Print Culture, Crime and Justice in 18th-century London
Üye Girişi yapın, temin süresi ve fiyatını size bildirelim.
Üye Girişi yapın, sizi bu ürün stoklarımıza girdiğinde bilgilendirelim.
Temin süremiz 30 - 42 iş günü
Yayıncı Bloomsbury Academic ( 07 / 2014 ) ISBN 9781472506856 | Ciltli | İngilizce | 256 Sayfa | Türler Tarih Çalışmaları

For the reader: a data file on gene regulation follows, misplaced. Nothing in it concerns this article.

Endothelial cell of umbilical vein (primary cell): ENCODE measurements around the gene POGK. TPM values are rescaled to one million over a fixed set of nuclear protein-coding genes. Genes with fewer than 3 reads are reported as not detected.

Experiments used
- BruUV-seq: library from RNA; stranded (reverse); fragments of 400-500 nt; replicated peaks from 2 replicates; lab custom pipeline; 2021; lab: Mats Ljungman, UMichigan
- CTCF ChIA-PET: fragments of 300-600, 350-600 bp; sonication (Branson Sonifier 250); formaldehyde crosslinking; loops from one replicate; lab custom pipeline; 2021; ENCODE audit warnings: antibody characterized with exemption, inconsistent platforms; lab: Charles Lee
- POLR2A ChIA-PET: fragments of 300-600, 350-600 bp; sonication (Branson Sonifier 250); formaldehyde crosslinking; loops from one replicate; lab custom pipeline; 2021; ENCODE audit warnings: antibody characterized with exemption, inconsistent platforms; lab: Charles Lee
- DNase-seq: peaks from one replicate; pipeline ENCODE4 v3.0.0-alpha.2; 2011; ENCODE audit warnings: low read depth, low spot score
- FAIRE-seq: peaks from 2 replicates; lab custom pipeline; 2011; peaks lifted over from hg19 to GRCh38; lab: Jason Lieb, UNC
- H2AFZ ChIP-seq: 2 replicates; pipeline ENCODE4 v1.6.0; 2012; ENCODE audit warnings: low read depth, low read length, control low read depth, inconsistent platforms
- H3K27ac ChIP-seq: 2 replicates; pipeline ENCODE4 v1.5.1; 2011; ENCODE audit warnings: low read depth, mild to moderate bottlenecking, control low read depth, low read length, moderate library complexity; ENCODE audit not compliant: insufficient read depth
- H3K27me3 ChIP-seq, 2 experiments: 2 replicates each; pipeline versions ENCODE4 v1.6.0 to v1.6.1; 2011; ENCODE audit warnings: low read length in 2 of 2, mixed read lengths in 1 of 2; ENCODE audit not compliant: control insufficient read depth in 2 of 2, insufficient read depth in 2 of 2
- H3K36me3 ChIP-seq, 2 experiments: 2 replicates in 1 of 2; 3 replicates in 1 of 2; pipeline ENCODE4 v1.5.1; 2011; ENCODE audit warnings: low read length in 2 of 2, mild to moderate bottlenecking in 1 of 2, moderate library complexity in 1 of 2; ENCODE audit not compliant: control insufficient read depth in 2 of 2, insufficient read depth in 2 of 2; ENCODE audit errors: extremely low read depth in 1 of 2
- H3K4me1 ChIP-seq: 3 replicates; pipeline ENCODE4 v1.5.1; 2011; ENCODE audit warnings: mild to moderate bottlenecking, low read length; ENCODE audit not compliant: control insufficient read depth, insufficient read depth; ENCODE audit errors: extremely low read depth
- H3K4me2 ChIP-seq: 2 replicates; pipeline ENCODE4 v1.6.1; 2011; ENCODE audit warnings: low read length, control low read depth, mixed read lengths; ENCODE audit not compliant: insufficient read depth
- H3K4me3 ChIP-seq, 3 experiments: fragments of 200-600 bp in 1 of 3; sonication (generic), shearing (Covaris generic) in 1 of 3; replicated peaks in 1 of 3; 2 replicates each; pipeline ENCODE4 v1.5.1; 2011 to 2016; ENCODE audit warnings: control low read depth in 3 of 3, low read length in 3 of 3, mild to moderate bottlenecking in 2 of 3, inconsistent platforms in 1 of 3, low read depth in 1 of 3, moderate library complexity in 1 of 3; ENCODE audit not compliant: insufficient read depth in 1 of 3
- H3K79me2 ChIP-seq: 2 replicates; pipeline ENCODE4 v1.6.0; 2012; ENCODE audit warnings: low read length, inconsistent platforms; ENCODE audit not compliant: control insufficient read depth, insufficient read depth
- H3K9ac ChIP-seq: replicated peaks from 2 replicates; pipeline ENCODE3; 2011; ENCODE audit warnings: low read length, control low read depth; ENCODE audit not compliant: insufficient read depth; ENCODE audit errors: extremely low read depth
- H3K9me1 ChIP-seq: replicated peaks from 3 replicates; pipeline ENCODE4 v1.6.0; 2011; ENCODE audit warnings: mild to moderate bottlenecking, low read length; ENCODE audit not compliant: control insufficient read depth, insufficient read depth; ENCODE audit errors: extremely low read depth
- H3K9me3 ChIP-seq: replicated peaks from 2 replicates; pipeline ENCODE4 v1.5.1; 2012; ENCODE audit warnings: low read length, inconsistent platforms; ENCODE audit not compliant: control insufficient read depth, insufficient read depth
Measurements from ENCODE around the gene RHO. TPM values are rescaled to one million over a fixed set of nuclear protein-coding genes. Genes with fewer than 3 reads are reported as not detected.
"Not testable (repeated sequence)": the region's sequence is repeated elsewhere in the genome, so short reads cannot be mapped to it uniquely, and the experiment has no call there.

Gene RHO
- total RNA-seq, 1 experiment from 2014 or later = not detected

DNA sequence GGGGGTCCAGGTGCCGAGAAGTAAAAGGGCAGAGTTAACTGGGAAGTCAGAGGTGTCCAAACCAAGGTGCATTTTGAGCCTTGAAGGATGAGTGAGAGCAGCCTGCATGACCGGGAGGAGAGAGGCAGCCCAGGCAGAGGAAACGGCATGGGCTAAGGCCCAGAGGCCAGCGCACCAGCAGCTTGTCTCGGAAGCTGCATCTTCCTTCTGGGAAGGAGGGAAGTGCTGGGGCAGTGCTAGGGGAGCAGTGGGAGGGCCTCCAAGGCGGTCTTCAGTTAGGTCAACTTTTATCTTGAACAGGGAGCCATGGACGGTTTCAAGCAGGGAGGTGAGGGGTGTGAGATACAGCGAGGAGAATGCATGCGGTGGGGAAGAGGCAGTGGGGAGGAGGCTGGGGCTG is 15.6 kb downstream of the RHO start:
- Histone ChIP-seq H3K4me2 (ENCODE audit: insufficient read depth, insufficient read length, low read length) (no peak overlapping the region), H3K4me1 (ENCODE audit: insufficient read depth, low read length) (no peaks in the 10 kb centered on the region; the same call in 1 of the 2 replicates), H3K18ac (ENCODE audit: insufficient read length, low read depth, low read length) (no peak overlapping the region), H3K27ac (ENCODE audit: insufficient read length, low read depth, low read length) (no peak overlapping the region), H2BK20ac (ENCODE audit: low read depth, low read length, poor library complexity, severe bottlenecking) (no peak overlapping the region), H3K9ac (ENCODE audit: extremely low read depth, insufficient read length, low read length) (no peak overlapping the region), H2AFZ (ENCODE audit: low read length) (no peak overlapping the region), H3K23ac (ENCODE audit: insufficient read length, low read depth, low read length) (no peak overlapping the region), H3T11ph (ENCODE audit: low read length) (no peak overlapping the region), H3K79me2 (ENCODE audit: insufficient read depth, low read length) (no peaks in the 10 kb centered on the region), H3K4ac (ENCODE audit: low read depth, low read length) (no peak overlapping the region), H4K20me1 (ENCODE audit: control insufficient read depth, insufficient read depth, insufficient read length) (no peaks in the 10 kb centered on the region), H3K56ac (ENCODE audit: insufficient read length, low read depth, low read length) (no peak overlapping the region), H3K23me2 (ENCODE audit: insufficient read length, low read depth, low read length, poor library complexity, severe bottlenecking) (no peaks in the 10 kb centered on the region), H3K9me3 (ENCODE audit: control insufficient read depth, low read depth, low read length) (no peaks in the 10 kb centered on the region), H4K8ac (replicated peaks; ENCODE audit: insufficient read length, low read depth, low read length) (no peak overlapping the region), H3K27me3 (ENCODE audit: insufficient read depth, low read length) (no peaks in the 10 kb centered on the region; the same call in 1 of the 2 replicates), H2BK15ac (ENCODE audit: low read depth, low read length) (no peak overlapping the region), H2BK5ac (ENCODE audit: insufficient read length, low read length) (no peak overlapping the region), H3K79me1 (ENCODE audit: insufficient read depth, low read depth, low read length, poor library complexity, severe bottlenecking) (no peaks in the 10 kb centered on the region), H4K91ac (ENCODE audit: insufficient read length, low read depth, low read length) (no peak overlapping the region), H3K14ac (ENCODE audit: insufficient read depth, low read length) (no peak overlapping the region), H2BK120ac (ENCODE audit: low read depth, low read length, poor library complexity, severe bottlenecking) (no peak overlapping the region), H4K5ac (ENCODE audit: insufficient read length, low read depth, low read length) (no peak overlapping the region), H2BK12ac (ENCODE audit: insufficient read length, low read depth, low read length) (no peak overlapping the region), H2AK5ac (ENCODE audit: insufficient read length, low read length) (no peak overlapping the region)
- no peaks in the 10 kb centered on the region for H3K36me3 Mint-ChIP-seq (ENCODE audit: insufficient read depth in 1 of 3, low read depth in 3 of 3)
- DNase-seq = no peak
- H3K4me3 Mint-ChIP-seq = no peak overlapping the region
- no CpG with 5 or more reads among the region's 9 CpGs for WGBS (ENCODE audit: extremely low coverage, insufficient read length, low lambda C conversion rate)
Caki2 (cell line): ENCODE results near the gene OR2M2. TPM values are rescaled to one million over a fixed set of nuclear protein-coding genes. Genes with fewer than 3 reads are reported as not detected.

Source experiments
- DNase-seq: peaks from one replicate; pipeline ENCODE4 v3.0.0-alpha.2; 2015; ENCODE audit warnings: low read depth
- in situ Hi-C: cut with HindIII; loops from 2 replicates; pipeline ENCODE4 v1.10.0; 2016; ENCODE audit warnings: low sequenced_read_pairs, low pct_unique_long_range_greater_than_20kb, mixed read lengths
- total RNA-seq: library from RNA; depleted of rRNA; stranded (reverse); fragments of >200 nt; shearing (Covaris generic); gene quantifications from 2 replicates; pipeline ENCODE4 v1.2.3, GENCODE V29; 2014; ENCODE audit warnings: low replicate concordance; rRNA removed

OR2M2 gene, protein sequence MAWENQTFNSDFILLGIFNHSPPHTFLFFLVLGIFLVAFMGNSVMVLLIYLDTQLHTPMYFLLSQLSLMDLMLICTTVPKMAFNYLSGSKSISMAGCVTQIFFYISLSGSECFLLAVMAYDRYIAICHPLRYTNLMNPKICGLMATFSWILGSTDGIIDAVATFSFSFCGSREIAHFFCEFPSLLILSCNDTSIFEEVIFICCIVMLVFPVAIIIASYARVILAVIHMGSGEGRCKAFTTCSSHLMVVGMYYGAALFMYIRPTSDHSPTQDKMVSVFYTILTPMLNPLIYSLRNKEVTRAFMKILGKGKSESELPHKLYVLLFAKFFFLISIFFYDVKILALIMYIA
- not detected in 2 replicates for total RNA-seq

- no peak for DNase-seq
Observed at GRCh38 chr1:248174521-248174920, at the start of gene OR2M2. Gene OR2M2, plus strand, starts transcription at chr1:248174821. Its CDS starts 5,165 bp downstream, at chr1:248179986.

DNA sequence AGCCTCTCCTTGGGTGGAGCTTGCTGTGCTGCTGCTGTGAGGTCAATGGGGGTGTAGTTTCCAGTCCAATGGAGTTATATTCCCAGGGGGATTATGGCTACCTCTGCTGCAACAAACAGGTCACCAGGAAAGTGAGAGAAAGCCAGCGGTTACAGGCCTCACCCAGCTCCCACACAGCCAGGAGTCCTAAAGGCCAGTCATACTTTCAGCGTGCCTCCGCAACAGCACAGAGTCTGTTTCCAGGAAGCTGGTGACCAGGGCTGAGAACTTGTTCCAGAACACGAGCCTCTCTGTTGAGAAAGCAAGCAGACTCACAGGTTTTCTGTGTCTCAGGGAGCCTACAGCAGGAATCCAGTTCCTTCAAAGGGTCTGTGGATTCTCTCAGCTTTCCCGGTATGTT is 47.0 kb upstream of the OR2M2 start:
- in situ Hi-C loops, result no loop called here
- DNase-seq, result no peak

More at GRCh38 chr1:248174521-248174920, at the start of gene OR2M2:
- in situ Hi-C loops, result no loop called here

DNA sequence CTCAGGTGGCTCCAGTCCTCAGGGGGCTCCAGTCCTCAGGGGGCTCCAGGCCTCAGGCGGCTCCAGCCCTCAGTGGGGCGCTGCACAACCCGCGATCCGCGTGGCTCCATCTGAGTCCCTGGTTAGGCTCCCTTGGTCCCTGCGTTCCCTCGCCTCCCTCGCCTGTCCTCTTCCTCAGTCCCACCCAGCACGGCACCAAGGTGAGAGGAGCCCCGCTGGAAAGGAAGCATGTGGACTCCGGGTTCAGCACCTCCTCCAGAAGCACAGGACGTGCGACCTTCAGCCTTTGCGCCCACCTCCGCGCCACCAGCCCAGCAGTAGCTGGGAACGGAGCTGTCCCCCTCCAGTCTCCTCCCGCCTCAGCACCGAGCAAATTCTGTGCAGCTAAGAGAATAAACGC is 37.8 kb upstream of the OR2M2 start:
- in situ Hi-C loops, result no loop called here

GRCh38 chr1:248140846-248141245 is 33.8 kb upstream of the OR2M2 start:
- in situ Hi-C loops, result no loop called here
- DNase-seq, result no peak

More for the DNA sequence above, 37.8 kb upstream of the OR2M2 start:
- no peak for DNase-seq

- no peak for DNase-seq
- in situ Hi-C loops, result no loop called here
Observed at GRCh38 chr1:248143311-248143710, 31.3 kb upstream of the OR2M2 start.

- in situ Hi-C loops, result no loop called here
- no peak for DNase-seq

In the first half of the eighteenth century there was an explosion in the volume and variety of crime literature published in London. This was a ‘golden age of writing about crime’, when the older genres of criminal biographies, social policy pamphlets, and ‘last-dying speeches’ were joined by a raft of new publications, including newspapers, periodicals, prints, the Old Bailey Proceedings, and the Ordinary’s Account of malefactors executed at Tyburn. By the early eighteenth century, propertied Londoners read a wider array of printed texts and images about everyday offenders – highwaymen, housebreakers, pickpockets and the like – than ever before or since. Print Culture, Crime, and Justice in Eighteenth-Century London provides the first detailed study of crime reporting across this range of publications to explore the influence of print upon contemporary perceptions of crime and upon the making of the law and its administration in the metropolis. This historical perspective helps us to rethink the relationship between media, the public sphere, and criminal justice policy in the present.